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3.6 Parallelograms

Unlike trapezoids, which are quadrilaterals with only one pair of opposite sides as parallel, if both the pairs of opposite sides are parallel, the quadrilateral is called a parallelogram. Figure 3.14 is a parallelogram.

Figure 3.14

Seg.AB is parallel to seg.DC i.e. Seg. AB çç seg.DC and seg.AD is parallel to seg.BC i.e. seg.AD çç seg.BC. Therefore ABCD is a parallelogram. It is represented as parallelogram ABCD. Since both sides the are parallel, a parallelogram has two pairs of bases and hence two attitudes.

Properties of Parallelograms

Theorem: The opposite sides of a parallelogram are congruent. Figure 3.15 shows a parallelogram ABCD to prove that seg.AB @ seg.CD & seg.AD @ seg.BC.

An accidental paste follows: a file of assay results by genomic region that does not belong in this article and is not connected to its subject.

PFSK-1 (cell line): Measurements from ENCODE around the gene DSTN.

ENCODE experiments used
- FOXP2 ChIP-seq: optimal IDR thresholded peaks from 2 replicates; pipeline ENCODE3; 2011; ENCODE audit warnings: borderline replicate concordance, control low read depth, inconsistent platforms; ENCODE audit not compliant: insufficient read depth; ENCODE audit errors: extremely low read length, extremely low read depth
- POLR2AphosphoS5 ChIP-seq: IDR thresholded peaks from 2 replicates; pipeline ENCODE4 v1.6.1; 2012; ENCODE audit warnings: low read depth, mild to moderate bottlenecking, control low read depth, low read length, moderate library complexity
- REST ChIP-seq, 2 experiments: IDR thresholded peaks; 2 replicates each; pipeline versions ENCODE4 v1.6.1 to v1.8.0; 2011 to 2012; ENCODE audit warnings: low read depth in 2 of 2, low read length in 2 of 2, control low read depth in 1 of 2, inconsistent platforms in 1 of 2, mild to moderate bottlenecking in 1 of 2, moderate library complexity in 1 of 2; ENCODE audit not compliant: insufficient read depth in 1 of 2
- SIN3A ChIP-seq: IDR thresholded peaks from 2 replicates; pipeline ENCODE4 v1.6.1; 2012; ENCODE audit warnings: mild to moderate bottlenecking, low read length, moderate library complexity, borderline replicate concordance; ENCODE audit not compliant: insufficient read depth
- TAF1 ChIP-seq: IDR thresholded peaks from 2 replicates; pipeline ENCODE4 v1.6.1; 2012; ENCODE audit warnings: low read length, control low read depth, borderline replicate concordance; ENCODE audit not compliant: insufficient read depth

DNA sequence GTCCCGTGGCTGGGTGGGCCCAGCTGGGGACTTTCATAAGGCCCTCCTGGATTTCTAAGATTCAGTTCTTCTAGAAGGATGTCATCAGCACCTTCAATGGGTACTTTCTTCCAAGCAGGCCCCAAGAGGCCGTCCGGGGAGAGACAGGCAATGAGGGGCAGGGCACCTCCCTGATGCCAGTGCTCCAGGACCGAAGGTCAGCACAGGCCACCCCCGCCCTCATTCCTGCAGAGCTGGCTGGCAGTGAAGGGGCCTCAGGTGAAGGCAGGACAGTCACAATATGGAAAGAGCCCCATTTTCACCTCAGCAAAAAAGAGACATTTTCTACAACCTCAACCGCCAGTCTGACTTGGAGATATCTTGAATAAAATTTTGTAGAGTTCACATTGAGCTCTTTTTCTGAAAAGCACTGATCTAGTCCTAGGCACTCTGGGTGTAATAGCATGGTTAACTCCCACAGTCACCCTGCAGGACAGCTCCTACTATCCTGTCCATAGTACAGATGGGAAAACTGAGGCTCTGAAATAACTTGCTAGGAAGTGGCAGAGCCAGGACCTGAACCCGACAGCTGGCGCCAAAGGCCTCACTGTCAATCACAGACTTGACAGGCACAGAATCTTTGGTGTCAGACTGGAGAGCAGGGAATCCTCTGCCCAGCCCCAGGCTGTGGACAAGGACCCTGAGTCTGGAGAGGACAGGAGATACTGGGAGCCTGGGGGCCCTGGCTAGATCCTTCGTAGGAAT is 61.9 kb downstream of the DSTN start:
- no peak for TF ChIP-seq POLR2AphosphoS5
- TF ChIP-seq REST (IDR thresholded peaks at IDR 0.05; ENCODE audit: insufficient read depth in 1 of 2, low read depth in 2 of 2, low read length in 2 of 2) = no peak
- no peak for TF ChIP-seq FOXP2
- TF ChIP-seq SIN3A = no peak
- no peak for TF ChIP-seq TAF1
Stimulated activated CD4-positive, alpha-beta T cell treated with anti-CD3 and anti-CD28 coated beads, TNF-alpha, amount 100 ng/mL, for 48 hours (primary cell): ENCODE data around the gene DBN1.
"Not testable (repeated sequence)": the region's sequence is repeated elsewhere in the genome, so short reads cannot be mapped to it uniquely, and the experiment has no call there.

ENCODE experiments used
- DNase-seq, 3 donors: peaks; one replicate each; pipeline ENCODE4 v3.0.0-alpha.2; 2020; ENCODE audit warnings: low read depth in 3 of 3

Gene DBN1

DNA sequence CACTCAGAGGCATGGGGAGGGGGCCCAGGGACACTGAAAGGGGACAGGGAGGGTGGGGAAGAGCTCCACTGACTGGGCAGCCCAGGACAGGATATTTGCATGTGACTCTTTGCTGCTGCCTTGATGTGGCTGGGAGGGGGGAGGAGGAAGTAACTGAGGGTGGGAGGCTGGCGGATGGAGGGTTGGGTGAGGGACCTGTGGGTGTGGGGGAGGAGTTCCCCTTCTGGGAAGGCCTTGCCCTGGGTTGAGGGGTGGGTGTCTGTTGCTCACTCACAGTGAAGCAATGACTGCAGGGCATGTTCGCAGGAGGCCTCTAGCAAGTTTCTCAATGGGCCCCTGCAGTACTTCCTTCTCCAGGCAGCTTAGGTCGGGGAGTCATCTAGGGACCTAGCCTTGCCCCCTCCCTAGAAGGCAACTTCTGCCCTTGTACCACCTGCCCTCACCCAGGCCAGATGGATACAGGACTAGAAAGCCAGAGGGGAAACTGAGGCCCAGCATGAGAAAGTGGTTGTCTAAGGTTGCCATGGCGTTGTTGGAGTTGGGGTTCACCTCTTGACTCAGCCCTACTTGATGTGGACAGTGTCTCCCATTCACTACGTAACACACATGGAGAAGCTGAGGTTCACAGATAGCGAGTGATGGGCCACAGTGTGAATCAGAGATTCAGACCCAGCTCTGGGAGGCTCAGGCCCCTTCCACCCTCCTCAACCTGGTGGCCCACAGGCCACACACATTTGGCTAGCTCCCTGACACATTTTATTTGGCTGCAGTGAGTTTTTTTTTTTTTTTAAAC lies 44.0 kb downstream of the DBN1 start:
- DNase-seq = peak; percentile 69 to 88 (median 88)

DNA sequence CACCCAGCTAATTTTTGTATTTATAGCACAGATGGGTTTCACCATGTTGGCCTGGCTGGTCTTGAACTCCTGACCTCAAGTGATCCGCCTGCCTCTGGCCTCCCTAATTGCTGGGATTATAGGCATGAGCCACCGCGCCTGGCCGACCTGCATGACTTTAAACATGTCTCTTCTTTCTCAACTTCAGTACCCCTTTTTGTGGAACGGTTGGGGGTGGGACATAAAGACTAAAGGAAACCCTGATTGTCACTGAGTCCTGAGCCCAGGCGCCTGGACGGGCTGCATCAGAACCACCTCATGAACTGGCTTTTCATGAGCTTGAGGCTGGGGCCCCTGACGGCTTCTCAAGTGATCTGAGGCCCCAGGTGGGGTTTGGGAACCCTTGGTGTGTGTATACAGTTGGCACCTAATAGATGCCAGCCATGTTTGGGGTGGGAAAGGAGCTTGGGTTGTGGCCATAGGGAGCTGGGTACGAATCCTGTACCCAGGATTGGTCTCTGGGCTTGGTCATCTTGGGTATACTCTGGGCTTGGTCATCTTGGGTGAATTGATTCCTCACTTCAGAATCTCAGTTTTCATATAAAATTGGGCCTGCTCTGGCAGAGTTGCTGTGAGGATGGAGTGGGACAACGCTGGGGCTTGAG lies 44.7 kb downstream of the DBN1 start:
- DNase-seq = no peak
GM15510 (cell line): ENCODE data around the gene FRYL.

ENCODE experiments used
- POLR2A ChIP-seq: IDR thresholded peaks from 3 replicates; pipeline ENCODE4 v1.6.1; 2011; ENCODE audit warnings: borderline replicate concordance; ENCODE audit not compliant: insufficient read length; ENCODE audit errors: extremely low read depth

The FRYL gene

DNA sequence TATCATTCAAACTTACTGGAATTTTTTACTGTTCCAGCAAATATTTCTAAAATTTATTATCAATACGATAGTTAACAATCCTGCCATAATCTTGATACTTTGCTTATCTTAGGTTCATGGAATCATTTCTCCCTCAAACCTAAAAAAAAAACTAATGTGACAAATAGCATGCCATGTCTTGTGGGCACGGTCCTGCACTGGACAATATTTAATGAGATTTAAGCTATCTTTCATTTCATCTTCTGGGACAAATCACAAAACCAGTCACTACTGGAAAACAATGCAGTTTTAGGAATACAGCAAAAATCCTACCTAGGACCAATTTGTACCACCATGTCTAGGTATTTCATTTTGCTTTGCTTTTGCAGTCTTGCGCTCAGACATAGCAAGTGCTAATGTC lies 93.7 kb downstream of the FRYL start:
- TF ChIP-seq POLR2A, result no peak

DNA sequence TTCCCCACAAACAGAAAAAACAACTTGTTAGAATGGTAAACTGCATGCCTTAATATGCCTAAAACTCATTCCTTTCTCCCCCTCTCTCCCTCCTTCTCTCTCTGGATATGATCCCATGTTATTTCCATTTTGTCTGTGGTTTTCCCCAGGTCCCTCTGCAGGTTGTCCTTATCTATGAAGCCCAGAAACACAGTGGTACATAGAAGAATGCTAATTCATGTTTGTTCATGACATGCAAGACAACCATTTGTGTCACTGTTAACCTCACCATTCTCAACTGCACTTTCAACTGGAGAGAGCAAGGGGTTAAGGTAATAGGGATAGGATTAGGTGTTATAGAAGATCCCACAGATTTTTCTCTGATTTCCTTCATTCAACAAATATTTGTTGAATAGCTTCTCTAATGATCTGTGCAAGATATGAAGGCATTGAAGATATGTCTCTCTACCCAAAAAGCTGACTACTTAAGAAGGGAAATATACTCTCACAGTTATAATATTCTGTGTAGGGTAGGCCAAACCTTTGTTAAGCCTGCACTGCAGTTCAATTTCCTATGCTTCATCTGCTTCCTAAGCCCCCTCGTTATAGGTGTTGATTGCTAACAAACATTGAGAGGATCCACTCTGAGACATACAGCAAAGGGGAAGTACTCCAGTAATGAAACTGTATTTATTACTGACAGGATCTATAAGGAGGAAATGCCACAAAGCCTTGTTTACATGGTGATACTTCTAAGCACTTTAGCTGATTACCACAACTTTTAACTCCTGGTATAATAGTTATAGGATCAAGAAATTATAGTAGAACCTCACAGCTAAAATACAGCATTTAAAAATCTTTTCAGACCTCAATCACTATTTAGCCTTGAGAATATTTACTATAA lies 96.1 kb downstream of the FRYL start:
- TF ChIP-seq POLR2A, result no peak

Figure 3.15

Join A to C. Consider the two triangles D ACB and D CAD.

Ð CAB @ Ð ACD ( alternate angles )

Ð ACB @ Ð CAD ( alternate angles )

and seg.AC @ seg.CA ( same side )

\ D ACB @ D CAD ( ASA )

\ seg.AB @ seg.CD and seg.CB @ seg.DA as corresponding sides of congruent angles are congruent.


3. 1 Definition
3. 2 Terminology
3. 3 Sum Of Interior Angles Of A Polygon
3. 4 Sum Of Exterior Angles Of A Polygon
3. 5 Trapezoids
3. 6 Parallelogram
3. 7 Square, Rectangle And Rhombus

Chapter 4

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